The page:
And finally, we come to where I started: St. Felix. This American Original is an inventive combination between Havarti and Gouda created by Felix. He uses only raw milk for full flavor. The milk is inoculated, cut, washed and pressed into Gouda molds from Denmark. These cheeses are then dry salted for two days and cured on cedar boards. They are washed every day for two weeks, then every other day, schmeared with additional culture during the first two weeks, turned, and kept at high humidity until they find a happy home. This whole process takes two to three years.

Early versions of this cheese are ready now, and it has been named St. Felix™ cheese, not to be confused with the actual St. Felix. And Felix is making a mixed milk -- half goat, half cow milk -- washed rind cheese, called St. Pauline™. It's aged for four to eight months and it has notes of Limburger cheese.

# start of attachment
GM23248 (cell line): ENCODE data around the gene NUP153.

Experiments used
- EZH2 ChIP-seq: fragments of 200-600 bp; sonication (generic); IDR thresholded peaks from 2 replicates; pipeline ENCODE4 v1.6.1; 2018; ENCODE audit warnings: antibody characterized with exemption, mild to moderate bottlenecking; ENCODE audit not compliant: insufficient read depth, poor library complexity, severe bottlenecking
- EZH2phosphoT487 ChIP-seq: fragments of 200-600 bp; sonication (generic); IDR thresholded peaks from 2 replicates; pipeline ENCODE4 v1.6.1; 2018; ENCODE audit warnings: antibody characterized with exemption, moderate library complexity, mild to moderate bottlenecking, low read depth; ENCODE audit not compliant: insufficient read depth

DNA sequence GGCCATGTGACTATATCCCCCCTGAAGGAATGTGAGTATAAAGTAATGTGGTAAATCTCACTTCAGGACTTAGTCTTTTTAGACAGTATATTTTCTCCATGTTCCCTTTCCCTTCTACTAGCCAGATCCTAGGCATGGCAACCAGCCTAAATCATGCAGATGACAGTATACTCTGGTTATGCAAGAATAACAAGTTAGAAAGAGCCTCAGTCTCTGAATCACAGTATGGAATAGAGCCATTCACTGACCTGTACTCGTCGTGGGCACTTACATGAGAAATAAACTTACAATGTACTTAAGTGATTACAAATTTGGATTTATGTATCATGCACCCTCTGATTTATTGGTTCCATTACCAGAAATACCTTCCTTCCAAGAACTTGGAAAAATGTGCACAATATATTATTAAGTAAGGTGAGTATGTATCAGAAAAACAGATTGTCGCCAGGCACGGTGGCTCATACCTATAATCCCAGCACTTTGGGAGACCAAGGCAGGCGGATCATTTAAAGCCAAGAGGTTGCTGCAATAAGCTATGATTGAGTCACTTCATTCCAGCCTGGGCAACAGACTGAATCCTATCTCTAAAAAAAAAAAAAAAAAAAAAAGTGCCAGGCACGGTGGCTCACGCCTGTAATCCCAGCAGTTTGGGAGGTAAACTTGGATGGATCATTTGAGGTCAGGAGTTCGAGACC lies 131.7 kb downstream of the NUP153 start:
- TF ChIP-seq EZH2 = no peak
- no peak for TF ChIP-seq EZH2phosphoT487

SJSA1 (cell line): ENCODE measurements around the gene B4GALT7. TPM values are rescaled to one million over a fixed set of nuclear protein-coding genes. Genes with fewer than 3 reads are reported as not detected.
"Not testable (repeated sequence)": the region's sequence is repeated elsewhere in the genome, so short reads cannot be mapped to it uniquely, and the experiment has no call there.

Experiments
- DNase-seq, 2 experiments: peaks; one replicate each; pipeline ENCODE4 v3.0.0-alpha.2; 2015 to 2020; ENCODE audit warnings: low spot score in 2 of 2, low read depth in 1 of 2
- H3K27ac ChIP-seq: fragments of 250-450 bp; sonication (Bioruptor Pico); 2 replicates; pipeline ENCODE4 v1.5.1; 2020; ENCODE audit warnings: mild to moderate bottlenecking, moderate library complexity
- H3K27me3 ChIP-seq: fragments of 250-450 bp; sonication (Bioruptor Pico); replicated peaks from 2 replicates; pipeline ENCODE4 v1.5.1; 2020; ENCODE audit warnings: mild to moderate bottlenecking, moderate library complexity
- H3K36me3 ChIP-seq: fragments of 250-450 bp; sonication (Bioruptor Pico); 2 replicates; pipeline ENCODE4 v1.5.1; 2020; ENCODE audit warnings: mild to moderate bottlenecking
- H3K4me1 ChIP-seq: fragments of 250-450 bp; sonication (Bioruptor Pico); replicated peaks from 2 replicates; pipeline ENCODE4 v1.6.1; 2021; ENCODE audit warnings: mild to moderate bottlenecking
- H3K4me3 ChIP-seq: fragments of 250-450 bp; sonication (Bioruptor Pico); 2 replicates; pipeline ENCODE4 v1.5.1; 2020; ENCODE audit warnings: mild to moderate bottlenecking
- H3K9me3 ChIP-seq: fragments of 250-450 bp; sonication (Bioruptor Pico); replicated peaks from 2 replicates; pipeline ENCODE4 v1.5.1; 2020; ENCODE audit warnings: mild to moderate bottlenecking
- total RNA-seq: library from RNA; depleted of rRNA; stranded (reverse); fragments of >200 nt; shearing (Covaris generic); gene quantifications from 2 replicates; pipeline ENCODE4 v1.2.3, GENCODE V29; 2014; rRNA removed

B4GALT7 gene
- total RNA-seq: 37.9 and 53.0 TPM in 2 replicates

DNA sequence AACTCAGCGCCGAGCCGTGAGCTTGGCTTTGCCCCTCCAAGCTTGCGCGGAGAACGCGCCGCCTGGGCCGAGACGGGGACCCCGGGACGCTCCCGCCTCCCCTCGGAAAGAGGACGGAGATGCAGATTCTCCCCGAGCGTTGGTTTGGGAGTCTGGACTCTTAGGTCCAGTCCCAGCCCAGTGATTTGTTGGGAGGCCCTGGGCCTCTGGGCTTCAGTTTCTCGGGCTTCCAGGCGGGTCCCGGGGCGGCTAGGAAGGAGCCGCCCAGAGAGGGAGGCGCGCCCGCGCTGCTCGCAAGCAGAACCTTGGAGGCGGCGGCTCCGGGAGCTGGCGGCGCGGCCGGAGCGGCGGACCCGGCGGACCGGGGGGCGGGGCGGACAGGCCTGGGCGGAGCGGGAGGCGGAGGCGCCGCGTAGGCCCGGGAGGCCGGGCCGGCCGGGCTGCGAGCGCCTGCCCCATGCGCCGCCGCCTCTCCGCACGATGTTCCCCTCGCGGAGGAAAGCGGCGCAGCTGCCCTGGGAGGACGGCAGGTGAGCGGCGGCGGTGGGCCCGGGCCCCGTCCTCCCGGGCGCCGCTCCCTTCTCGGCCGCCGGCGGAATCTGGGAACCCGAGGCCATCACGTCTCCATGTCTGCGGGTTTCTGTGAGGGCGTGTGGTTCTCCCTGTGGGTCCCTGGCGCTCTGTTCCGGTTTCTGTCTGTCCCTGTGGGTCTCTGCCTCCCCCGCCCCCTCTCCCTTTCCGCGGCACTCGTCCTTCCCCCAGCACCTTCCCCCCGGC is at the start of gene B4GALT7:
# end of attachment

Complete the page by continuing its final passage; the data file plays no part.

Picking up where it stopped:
I asked Felix how it came to be that he named this particular cheese after himself, and even inserted Saint before it, no less. Turns out Felix has a pretty simple answer: "Nobody's going to elevate me to sainthood, so I have to do it myself." Fair enough.

Seriously though, Felix says he comes up with different names so he has stories to share with his clientele. "Customers always like something to smile about, so I figure why not make them laugh with cheese?"

Nobody's joking when they eat this cheese, however, as St. Felix is as nice as an aged goat's cheese as I've had in a long time. I highly recommend it. If you can't find it in a store near you, ask them to consider carrying it. Yum.